How Can I Jump into the Back-End?

Feeling pretty comfortable on the front-end are you? Floating those divs around, creating user interfaces with your caveman-like users in mind and consuming data from APIs all while managing the overall style and feel of your site/app? I would argue the front end is the place to be as of late, what with the number of frameworks competing for dominance, javascript’s break-neck pace towards… well, something or rather many somethings, and CSS pre-processors and styled components are making CSS more fun (manageable, at least).

You see, I work at a bootcamp part time, teaching people the fundamentals of front-end web development but at some point, I try to (really, I need to) expose them to Node in order to use Angular’s NgRoute library (Yeah, still using Angular, shut your pie hole…). Navigating the terminal, NPM packages, Express?! The class typically loses their shit for a bit, psyching themselves out that the boilerplate code we’re going to use to spin up a web server is any more difficult than using Bootstrap’s 12-column grid system.

The back-end can seem like a foreign magical place, and writing code that lives on the server that we can’t ‘see’ feels a little weird. What is Node anyway?

Well Node is a runtime engine that allows you to write JS as server side code, perform input/output operations and handle requests asynchronously… well, what the fuck does that mean exactly? Let’s say I’m a teacher with three students asking questions, a multi-thread based server (like Apache) style of handling these questions from students would be to answer one question from a student, then move to the next and so forth. Node throws all that shit out the window and would have this teacher taking in all three questions simultaneously on it’s single thread, and using call backs (passing functions) to execute these requests and return answers to students as it retrieves them.

This single-threaded system and the event loop is why so many devs and uuuge companies are using Node. Here’s why you should use it: spinning up a web server is dead simple (I’ll post the code down below) and you can begin creating routes and simple APIs quickly by using Express, an NPM package. NPM or Node Package Manager allows you to easily download open source libraries from all over and save them locally to your project.

Fuck it, let’s make a quick server with node, you ready? Ok first get Node. Create a basic file structure (HTML, CSS and JS files) and now add a server file.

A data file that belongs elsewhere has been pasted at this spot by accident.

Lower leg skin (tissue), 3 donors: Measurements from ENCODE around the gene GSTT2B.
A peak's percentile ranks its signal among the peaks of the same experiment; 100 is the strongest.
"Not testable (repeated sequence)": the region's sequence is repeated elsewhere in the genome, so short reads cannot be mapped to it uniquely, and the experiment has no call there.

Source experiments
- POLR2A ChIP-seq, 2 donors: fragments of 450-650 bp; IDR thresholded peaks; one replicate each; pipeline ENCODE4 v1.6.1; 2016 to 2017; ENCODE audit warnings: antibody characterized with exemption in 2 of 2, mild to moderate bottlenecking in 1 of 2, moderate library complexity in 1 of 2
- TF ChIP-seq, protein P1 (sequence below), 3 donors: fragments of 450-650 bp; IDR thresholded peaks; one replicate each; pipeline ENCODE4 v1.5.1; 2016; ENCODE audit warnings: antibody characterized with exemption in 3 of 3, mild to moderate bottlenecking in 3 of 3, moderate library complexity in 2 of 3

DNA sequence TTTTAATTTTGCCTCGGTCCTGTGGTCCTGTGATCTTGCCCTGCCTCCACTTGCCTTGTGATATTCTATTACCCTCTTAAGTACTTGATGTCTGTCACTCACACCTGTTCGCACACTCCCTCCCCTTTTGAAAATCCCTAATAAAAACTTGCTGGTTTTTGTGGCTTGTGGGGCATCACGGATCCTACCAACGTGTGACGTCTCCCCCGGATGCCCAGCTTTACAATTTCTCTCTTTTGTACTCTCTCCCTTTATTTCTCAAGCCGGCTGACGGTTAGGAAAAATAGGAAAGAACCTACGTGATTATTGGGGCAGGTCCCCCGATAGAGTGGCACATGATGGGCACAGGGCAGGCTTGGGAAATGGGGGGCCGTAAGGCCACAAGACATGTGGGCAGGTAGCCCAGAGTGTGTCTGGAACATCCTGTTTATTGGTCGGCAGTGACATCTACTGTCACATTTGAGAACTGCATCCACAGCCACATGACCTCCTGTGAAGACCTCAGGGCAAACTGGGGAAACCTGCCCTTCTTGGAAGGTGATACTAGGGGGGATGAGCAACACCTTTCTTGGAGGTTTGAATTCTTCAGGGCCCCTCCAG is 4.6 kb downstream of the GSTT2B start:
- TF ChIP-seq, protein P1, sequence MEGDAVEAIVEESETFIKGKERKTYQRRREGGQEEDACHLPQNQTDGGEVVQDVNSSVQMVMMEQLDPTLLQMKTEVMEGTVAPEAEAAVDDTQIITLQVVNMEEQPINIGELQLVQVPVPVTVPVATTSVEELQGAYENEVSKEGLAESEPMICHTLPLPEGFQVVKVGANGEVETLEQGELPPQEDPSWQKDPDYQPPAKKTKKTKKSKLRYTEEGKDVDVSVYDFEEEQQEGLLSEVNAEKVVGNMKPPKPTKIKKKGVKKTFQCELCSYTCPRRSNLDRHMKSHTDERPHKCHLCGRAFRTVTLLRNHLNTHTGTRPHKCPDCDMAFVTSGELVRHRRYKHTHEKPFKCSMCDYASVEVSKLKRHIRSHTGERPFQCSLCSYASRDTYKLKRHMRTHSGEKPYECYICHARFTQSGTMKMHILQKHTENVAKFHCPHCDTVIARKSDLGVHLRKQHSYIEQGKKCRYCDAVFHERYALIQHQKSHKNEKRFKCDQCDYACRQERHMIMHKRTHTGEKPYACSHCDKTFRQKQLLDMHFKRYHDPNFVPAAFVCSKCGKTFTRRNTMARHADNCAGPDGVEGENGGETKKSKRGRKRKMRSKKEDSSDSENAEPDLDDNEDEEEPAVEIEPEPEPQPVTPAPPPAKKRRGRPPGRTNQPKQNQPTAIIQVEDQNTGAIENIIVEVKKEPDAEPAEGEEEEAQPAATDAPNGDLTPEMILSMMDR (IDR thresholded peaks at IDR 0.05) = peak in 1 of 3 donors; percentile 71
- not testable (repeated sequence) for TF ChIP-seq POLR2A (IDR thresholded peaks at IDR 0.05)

First thing you wanna do is navigate to your project in the terminal.

Run npm init and say ‘yes’ to all those questions they ask. This will create a package json file which will keep track of all your dependencies or downloads.

Next npm install express --save to install Express and save it to this project folder.

Ok sick brah. You’re so close to backend stardom.

Make yourself a server file, and call it `server.js`

Now paste this goddamned code:

var express = require('express');
var app = express();

//serve the files on local server
app.use(express.static(__dirname + '/'));
app.listen(process.env.PORT || 3000);

//api route
app.get('/getjson', function(req, res){

var brian = {
name: 'Brian',
job: 'Developer'


In this code, we’ve started our Express engine, told it to listen on port 3000 for incoming requests (or whatever the process environment port is if you decide to throw this thing up on a ‘real’ server and use whatever port it decides) and then serve the html file at the root of your project, hence the `/` in the code. If your HTML file was in a folder called ‘public’ you would have put `/public`

Now, to start this puppy up, node server.js to run this project on Node and then travel to localhost:3000 to see you project in action.

As a bonus, I’ve created an API route so when you go to localhost:3000/getjson, you will see some sweet JSON telling you more about me. In just a few lines of code, we’ve created a route to serve a static file and one to return JSON. See, not so bad.

Hit me up with any questions and hope you feel a little better in back-end land.

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